The toddler’s father let her hand go so he could pay for their dinner at the busy airport. The little girl quickly wandered away and suddenly found herself at the top of a long escalator that was going down. No one was watching.
Mrs. Anders was walking home as she did every day from the neighborhood pool. She was very hard of hearing, but she was as friendly as she could be. As she waved to you while crossing the street, you see the car speeding toward her too fast.
You may have encountered a situation similar to one of these, or you may have seen something like it in a movie or television program. The scenario is something that can create a reaction in you, a feeling of sudden dread, and the urge to take quick action. That’s a good response, and it could save someone from a serious incident.
But is your reaction the same in the lab where you work? Consider these scenarios:
Lisa processed some CSF samples at the front desk that were delivered from another lab. She later received a call from the sending lab alerting her that the patient was positive for CJD, a prion disease, and the specimens were sent in error. When she went to clean up the processing area and tell the other staff, Lisa saw her co-worker leaning on the counter and using the computer with no PPE.
In the morning, Ken dropped a glass bottle of hydrochloric acid on the lab floor, and it shattered and spilled. He went to get the spill clean-up kit, but before he returned, the pathologist walked into the department wearing open-toed shoes.
There are some subtler scenarios:
Robert is working in the chemistry department, and he uncaps the next batch of tubes to be analyzed behind the safety shield on the counter. He places the tubes in the rack and carries the rack over to the analyzer. He’s not wearing any face protection.
Sheila was the supervisor in hematology, and she was walking through the department as Dwayne was on the phone with a service representative about the broken analyzer. The rep asked to speak to Sheila. Dwayne hands her the phone with his gloved hands, Sheila is wearing no PPE.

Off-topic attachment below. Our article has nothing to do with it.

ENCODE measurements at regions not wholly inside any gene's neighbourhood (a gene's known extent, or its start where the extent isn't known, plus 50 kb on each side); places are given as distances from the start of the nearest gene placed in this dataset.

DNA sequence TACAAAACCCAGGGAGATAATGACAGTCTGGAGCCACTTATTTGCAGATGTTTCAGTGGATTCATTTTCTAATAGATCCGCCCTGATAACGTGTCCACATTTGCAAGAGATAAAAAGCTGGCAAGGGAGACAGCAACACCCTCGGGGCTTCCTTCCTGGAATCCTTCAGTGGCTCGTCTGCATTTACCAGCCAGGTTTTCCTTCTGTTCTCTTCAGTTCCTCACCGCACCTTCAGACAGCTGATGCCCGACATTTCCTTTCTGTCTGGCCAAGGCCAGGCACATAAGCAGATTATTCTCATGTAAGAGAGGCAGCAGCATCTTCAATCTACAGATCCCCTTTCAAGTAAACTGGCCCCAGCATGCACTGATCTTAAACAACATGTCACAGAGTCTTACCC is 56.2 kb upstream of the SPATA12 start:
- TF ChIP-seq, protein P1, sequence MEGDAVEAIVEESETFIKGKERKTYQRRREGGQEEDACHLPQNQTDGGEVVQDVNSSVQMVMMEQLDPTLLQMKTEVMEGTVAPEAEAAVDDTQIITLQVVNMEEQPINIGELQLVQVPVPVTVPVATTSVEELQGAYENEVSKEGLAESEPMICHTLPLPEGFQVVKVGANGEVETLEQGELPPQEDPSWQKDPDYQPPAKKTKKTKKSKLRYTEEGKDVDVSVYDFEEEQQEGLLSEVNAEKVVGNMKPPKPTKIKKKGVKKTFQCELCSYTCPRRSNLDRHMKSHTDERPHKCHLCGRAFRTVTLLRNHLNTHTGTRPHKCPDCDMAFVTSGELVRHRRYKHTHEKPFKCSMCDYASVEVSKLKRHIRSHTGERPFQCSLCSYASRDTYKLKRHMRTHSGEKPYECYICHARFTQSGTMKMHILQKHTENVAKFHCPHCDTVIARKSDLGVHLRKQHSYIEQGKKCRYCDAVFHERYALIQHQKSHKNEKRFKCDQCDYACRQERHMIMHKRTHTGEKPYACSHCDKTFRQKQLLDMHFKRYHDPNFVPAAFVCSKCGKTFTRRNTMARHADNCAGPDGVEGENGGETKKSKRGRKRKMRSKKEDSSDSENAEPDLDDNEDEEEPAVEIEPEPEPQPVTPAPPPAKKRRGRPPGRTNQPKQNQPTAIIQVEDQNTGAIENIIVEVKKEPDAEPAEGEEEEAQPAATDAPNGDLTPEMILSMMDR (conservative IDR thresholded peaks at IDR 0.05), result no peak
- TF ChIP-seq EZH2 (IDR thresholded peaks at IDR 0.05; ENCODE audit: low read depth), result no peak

The safety reaction
As a lab safety professional, one of my goals is to help lab staff have that same urgent gut reaction—that feeling that something is wrong and needs immediate correction—in all of those lab scenarios above, particularly the subtle ones. In each of those moments, the risk of danger or infection is very high and needs to be mitigated. All too often, however, these events occur in labs and no one reacts. That’s a safety culture problem.
There are many possible reasons for that typical lack of response. People are busy, the unsafe practices are common, or safety is simply not a priority. Lab injuries and exposures continue to occur across the nation, so the issues need to be addressed, and there are ways to do that successfully.
To produce the reaction you want in your laboratory—the issue is noticed, there is a sudden sense of dread or a gut reaction, and then there is a correction made—takes consistency. The lab safety leader will need to provide education about the regulations and teach staff to respond to safety problems when they are discovered. As people, we are aware of the immediate danger when we see a toddler at the top of the stairs. The possibility of harm is clear to us. If you can produce that clarity for your staff with lab safety issues, you can get those reactions that can only improve your safety culture, and you can drastically reduce those injuries and exposures.
Safety case study of the month
An electrical pole outside the core laboratory caught fire after a lightning strike, and it burned until the transformer blew up. All power went out and then the emergency generator kicked in. It was a Saturday, so no leaders were on site. The hospital set up an Incident Command Center and called a tech, Stacy, in the core lab for departmental updates. With multiple labs in the building, Stacy knew there were issues everywhere, but she wasn’t sure how to get the information to the hospital ICC. It took several hours and lots of running around to gather the information.
- If multiple labs exist in one building, make sure the lab’s emergency response plan includes setting up a Lab Command Center (LCC).
- Use the LCC to get information from other labs and to communicate it to the facility Incident Command Center.
- Be sure staff are trained in the lab emergency management plan, can locate it, and can run the LCC without leadership on site.